Fifty Years Later, The Hamster Wheel Answers Philip Roth
“The American writer in the middle of the 20th century has his hands full in trying to understand, describe, and then make credible much of American reality. It stupefies, it sickens, it infuriates, and finally it is an embarrassment to one's own meager imagination. The actuality is constantly outdoing our talents, and the culture tosses up figures almost daily that are the envy of any novelist.”
Philip Roth wrote that in his essay “Writing American Fiction” back in the early 1960s, and only the most blinkered among us would think that things haven't gotten worse. Our current national talents haven't outdone the writers of that period (Roth, Mailer, Baldwin, Capote), while the figures our culture tosses up have only gotten more ridiculous. Roth's examples include Charles Van Doren, Roy Cohn, David Schine and Dwight David Eisenhower, while our current culture tosses up (but not out, never out) Sarah Palin, Donald Trump, Kim Kardashian, Michael Jackson, Michele Bachmann, “The Situation,” Herman Cain, Rick Perry or just, fuck, really anyone running for the 2012 presidential nomination on the GOP ticket. Dwight David Eisenhower is a mountain of sanity in comparison. Put it this way: What Roth rejected as ridiculous? That's what we yearn for.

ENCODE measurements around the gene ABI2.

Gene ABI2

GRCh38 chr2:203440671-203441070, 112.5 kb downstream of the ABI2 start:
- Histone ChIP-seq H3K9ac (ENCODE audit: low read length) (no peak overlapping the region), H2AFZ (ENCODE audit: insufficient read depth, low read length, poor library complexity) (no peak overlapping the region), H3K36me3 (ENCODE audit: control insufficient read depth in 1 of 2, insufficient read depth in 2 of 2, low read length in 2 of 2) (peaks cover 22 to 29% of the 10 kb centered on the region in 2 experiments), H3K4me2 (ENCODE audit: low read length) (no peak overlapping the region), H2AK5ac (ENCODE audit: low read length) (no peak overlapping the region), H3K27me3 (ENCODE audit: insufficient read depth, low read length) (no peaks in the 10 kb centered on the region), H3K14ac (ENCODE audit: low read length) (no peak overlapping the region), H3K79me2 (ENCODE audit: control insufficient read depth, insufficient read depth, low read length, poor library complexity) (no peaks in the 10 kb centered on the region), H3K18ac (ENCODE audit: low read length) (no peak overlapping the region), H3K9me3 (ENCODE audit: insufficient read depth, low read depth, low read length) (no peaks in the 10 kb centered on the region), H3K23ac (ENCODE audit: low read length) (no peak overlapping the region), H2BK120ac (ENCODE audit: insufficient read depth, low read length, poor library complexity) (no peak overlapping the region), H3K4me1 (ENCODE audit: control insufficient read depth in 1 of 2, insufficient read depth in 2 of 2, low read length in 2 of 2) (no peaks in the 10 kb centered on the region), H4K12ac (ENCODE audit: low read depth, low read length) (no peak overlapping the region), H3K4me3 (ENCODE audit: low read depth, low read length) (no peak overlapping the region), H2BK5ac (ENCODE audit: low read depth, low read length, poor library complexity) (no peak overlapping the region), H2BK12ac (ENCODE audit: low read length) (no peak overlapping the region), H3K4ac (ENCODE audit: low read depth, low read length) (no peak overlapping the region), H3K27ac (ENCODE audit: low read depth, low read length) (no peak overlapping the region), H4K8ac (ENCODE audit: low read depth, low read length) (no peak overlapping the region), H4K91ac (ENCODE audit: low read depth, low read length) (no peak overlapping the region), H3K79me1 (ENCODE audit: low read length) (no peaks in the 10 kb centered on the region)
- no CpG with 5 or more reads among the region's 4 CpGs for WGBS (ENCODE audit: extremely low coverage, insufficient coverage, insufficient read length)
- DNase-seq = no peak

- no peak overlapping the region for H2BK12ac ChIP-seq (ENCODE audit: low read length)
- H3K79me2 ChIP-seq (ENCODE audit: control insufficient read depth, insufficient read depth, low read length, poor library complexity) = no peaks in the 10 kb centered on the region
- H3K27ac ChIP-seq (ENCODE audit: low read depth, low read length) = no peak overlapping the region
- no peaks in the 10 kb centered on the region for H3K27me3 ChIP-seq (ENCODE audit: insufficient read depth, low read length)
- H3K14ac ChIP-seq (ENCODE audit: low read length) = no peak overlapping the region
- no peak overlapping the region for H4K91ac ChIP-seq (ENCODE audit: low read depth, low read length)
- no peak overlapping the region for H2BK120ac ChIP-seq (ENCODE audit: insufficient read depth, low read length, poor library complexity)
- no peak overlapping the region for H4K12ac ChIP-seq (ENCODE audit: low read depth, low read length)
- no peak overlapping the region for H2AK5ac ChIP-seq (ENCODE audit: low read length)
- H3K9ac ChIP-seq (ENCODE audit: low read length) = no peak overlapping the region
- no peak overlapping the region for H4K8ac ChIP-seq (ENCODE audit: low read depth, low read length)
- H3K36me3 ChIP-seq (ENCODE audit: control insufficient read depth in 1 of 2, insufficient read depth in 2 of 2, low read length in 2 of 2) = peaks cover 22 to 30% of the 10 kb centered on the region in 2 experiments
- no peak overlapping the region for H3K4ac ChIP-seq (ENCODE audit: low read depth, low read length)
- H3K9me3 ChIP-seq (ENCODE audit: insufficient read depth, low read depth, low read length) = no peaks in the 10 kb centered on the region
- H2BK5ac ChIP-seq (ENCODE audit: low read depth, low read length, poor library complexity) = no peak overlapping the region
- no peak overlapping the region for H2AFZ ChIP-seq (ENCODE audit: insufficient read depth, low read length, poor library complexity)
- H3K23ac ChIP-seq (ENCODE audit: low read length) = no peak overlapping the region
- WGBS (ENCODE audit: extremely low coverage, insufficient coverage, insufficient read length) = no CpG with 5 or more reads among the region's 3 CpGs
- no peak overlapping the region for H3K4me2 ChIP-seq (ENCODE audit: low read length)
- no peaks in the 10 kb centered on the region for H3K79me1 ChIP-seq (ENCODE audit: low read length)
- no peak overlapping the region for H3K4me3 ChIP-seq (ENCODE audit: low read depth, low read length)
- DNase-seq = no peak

No one I know has figured out how to properly deal with this gap between reality and the unimaginably idiotic and surreal characters who dominate our culture.
A brilliant solution. Roth suggested such a solution back in the early 1960s but we were too blind to see it:
“Whatever else the television debates produced in me, I should point out, as a literary curiosity, they also produced professional envy. All the machinations over make-up and rebuttal time, all the business over whether Mr. Nixon should look at Mr. Kennedy when he replied, or should look away—all of it was so beside the point, so fantastic, so weird and astonishing, that I found myself beginning to wish I had invented it. But then, of course, one need not have been a fiction writer to wish that someone had invented it, and that it was not real and with us.”
Question: What current American figure do you wish was merely a brilliant satiric character from Sasha Baron Cohen?
Question II: When our current crazies talk their crazy talk, shouldn't we treat them as “The Hamster Wheel,” an Australian comedy show dealing with the media, treated Lord Monckton? As a proper joke? As a Sasha Baron Cohen character?
Again: brilliant, brilliant, brilliant.